Gold Outlook: More Storms Before the Sun

by James Brumley | May 17, 2012 8:30 am

I hate to be the one to say I told you so, but I told you so: Gold was in real trouble.

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I made the point — and ruffled some feathers in doing so — back on May 3[1] by saying “I’m bearish on gold here and expecting that support line to break pretty soon. Mining stocks will follow that lead for a while.” I also opined the same back on March 15[2], saying “If (a key support line) fails to act as a floor, then I’m renewing my prediction of a move to $1,442.”

Great, but what was the “support line” I was talking about? It was the one that snapped on May 8, opening the bearish floodgates. The sellers haven’t looked back since.

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The nearby chart tells the detailed tale, but to fully appreciate just how big of a deal this breakdown is, you have to check out the weekly chart here. This was the support line that had been prodding gold upward since 2009. Now it’s broken, leaving traders more than a little uncertain about what to do next.

Of course, the technical event itself is academic at this point. As a student of the market, I’m more interested in (1) why, and (2) what’s next? The good news is, my answers to both questions are pretty straightforward.


As much as we’d like to pinpoint a specific reason why gold is melting down, the most meaningful answer is that its perceived value has been falling of late, rather than rising. See, as much as we’d like to believe otherwise, the supply of gold is in flux, the demand for gold is in flux, and the price doesn’t necessarily reflect supply and demand — it mostly reflects speculative opinion.

In other words, gold’s so-called “fundamentals” are philosophical at best. (Sorry, but it’s the truth.)

I can tell you why the perception of gold’s value is falling, though.

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There are two key reasons right now. One of them is inflation, or lack thereof. The whole reason gold started to flay back in mid-2009 was the assumption that a whole lot of stimulus and quantitative easing — which injected tons of money into the domestic and global economy — would lead to worthless dollars, and flood the economy with misleadingly-high demand for goods and services. It never happened, though. As of yesterday, the current annualized inflation rate is at a mere 2.3%, well below the long-term norm around 3% (or more). And it has been trending lower despite recent stimulus efforts like QE2.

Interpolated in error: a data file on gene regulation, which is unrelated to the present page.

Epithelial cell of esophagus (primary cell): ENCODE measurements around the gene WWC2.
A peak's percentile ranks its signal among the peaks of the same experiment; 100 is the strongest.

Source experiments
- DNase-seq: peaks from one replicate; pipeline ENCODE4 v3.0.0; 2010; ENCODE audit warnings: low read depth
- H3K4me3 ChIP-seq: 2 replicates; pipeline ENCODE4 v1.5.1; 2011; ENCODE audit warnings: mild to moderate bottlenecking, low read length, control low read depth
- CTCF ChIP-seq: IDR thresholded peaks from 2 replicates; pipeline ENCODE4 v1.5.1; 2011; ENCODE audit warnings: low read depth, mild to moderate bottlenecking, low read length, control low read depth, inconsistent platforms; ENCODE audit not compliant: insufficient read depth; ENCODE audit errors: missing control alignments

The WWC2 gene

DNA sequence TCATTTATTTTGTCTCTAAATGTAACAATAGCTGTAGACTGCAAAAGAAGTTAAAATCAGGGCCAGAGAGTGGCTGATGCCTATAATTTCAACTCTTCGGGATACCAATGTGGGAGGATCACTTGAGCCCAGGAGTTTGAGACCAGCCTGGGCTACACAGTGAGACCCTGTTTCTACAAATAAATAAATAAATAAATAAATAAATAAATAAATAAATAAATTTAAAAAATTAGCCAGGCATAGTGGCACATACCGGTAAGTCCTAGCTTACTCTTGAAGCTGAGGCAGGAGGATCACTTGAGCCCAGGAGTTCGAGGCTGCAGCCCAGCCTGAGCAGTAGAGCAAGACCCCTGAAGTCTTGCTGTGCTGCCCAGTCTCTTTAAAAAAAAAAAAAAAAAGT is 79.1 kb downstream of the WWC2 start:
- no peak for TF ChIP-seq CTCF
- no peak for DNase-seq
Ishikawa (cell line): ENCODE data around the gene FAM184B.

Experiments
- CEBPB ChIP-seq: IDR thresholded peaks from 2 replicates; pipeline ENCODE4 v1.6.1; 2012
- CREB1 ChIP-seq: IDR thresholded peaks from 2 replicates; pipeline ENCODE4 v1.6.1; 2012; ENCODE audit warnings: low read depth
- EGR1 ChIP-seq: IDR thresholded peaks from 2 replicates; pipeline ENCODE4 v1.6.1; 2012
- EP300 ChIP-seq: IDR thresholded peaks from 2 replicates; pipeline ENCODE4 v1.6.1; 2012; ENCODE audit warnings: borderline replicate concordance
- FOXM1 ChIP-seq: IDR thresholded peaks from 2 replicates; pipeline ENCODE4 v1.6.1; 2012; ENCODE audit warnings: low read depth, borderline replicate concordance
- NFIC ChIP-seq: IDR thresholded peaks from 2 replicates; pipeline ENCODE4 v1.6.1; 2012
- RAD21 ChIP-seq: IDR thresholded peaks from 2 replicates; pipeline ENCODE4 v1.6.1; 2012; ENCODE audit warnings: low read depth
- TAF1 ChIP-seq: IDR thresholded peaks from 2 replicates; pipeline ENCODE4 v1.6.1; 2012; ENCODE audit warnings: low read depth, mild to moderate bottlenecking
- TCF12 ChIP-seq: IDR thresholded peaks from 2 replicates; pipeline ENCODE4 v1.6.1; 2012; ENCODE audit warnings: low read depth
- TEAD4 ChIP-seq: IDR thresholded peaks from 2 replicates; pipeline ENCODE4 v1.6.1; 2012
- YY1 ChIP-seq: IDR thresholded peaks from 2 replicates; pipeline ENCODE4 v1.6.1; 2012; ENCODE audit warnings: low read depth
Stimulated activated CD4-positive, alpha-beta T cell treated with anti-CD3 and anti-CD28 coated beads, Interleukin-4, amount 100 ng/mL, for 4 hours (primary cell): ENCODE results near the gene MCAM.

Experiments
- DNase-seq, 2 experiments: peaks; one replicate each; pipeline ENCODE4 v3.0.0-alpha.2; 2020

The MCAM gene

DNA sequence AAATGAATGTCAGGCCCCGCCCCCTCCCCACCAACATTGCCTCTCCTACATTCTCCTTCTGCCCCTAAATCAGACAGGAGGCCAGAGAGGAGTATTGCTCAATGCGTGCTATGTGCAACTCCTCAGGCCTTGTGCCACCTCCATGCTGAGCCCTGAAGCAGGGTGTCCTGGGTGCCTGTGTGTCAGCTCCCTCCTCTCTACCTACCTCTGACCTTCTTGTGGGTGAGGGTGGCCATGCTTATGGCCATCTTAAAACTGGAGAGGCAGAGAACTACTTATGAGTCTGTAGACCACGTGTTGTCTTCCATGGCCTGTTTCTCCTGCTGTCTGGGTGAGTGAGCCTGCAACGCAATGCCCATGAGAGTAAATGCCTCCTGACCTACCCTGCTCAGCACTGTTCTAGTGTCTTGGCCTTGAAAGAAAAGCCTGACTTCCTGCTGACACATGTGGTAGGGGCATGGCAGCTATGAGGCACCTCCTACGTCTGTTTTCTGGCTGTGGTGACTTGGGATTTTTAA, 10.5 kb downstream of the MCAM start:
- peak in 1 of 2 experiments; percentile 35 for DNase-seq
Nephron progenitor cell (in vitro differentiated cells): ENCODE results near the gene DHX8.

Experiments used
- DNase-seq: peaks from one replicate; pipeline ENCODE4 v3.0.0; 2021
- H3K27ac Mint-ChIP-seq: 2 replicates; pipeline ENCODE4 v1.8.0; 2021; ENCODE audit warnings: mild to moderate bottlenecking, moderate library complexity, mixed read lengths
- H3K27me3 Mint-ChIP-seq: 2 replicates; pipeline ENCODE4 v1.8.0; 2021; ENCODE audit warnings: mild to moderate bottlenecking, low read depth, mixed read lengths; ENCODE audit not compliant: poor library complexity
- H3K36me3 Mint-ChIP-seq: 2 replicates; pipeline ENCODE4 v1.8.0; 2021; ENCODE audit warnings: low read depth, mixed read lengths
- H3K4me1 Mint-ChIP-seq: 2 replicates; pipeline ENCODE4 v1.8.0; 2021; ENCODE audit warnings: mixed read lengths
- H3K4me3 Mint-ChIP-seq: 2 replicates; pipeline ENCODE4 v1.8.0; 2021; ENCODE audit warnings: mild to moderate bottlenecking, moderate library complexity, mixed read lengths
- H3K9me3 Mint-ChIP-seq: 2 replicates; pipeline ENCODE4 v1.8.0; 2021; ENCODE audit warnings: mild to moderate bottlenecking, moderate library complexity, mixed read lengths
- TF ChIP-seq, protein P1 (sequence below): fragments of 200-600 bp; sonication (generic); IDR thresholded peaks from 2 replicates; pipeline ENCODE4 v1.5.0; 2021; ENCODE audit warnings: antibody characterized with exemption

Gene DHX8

The other reason traders are now shunning gold is a perceived slowdown in China. Between the country’s consumers going hog-wild for jewelry and the state’s accumulation of it for political/financial purposes, China had been gold’s biggest consumer. Since late March, though, red flags have been waving, suggesting that demand might be coming to a screeching halt.

Of course, if Greece does end up leading the rest of Europe over a cliff, it’s certainly not going to help gold, either.

And yes, that’s a 180-degree turnaround from the assumptions just a few months ago, when investors simply had to own gold because Greece was leading the eurozone into the abyss. The ensuing currency collapse would mean gold was the only safe haven. Now gold’s a liability. In retrospect, we can see gold was rising last year because of a weakening U.S. dollar, and is falling now because of a weakening euro. It’s a testament to the idea that there are no actual gold “fundamentals” … just ever-moving targets.

What’s Next?

The point is, the biggest reason gold is going lower now is because it’s going lower now. It’s not a complex or fancy answer, but it’s the truth — at least as I see it.

That’s not a bad thing. In fact, it’s good in that it lets us focus wholly on what the chart is telling us. Well, as of right now, the gold spot-futures chart is telling us the world’s favorite commodity is headed for a price of $1,442 per ounce.

I’ve mentioned that number before, but it merits a renewed explanation. It’s Fibonacci lines, which are — in simplest terms — the market’s organic support and resistance lines. The $1,442 level would be a 38.2% retracement of gold’s rally between late 2008 and late 2011.

While those kinds of assumptions might seem like some sort of hocus-pocus analysis, Fibonacci lines play a reversal role more often than you might believe. Besides, there’s nothing else to latch onto as a potential floor at this point.

To be clear, the $1,442 mark isn’t set in stone, and it might not ultimately stop the rout. I do expect it to be an inflection point, however, where the sellers stop and think and give the bulls a chance to regroup. Let’s revisit this chart if and when, which should be right about the time China stops its bleeding and inflation worries are reprised.

  1. back on May 3:
  2. back on March 15:

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